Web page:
The scuffle hoe (also called an oscillating or action hoe) gets its names from the double-edged hinged blade that rocks back and forth with a push-pull motion. As it rocks, it slices weeds off at the crown. Repeated beheading depletes the weed roots of stored food and the plant dies. Shallow cultivation also avoids bringing more weed seeds to the surface where they can sprout.
The hoe, like this one from True Temper Hardware ($15), works best in somewhat compact soil, on paths or in garden beds.
Gas-powered flamers kill weeds by heating them to the point that their cell walls burst. A single pass with the flamer, such as the Primus Gardener Weed Destroyer shown ($46.95), kills young annual weeds. They won’t look charred but will die within a few hours. Tough perennial weeds with deep roots usually regrow and require repeated treatments.
Never use a flamer in an areas that’s dry and fire-prone, or in planting beds covered with flammable mulch.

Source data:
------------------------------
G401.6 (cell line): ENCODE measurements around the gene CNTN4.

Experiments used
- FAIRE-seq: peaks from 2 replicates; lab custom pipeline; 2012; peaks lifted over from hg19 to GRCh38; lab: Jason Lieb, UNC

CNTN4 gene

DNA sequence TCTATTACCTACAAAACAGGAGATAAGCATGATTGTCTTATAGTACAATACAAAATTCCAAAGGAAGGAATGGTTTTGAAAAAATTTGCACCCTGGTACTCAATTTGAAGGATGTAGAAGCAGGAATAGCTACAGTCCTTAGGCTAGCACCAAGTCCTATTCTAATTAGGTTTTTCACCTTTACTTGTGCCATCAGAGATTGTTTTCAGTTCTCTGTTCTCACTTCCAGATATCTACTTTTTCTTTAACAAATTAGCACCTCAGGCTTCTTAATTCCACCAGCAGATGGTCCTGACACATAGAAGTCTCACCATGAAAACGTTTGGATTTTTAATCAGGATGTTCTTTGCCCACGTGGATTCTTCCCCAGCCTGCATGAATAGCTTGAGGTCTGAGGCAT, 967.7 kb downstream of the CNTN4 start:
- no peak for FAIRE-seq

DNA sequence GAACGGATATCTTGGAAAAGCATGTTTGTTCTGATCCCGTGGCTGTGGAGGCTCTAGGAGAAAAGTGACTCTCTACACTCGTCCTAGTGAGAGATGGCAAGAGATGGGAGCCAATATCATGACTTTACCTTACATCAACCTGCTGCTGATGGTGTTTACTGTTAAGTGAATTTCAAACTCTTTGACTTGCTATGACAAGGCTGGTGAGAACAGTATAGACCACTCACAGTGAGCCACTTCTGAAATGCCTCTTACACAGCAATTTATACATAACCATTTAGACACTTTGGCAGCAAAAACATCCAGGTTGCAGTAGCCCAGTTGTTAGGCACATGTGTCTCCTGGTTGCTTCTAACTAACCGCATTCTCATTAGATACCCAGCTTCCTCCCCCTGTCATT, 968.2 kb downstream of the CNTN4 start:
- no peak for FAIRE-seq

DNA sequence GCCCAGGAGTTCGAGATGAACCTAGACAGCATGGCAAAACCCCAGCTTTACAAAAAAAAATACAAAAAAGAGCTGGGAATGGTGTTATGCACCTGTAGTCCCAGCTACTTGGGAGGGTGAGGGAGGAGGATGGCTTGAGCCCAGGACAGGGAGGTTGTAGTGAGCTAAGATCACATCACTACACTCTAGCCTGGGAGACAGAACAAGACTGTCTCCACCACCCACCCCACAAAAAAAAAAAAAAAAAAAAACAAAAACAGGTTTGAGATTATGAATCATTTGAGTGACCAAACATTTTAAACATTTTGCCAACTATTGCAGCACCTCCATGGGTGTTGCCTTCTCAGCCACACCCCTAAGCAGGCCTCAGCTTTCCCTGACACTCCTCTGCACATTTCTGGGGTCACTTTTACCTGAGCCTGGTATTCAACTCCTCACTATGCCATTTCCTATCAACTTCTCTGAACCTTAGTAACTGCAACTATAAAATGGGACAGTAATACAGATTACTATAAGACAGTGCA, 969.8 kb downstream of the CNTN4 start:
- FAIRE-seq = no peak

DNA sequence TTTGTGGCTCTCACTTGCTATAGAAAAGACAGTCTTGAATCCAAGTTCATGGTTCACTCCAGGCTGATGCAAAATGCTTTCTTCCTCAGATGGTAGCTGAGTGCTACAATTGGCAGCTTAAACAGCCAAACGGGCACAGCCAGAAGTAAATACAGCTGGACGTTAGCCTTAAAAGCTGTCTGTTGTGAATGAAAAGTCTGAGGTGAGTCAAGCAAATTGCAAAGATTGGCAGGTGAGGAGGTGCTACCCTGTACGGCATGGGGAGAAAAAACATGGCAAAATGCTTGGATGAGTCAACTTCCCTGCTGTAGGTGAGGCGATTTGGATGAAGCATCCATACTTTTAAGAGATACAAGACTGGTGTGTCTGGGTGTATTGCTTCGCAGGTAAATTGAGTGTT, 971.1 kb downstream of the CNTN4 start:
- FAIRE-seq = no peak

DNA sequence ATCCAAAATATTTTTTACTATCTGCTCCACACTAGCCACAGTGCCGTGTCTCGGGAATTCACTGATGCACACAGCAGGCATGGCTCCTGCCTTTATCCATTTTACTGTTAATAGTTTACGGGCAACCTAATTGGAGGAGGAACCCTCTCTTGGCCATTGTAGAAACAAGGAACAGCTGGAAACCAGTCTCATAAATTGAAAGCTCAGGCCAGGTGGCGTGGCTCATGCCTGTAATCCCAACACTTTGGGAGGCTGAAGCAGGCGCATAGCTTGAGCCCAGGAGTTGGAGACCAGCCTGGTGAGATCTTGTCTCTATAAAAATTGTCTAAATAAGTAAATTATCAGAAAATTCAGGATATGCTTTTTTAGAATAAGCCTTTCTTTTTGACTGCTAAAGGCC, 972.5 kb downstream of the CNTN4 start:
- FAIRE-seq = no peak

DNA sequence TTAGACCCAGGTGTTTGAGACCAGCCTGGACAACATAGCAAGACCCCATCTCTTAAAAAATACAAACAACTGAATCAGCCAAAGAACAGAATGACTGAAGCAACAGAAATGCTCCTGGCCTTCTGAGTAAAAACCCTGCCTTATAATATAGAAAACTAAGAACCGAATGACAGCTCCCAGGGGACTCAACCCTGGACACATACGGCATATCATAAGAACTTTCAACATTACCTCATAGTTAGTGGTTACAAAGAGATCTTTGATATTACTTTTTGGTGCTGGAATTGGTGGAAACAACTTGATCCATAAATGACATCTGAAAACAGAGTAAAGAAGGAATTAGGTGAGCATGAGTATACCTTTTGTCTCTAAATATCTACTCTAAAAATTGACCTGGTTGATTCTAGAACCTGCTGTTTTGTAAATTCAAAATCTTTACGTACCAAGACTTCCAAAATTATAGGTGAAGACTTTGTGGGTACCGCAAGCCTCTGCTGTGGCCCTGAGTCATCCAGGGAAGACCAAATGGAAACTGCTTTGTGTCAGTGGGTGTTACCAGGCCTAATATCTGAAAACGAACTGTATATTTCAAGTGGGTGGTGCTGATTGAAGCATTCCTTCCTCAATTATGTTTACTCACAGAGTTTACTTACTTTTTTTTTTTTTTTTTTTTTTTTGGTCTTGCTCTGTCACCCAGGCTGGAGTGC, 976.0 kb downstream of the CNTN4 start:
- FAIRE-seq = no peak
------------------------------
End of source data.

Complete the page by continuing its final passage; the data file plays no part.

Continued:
Spot weed with herbicides.
You can kill individual weeds in established plant-ings, if you use the right product in the right way. Products containing fusilade, for example, selectively kill actively growing grassy weeds and won’t harm specific ornamental plants, which are listed on the product label.
In contrast, you have to use all non-selective herbicides with extreme caution to prevent harm to desirable plants.
Among them, contact herbicides, such as herbicidal soaps, kill only the plant parts on which they are sprayed. They are most effective on young or annual weeds. Systemic herbicides, such as those containing glyphosate or glufosinate-ammonium, kill annuals and perennials, roots and all.
If you have questions, consult your local nursery or extension service office. Also, check out the Iowa State University site at www.weeds.iastate.edu, and the Weed Science Society of America at www.wssa.net.
While there is no miracle cure for weeds, you will reduce the time you spend fighting these pests by choosing a control strategy that works and sticking with it.
Any weeds that grow through mulch are easy to pull because the soil remains loose.
Photo by Saxon Holt
Six Weeding Mistakes
In the process of trying to eliminate weeds, people often make mistakes that lead to more weeds. Here are the most common:
1. Leaving weeds that are in flower on the ground. Even after they are pulled, weeds like chickweed and purslane can continue to develop seeds.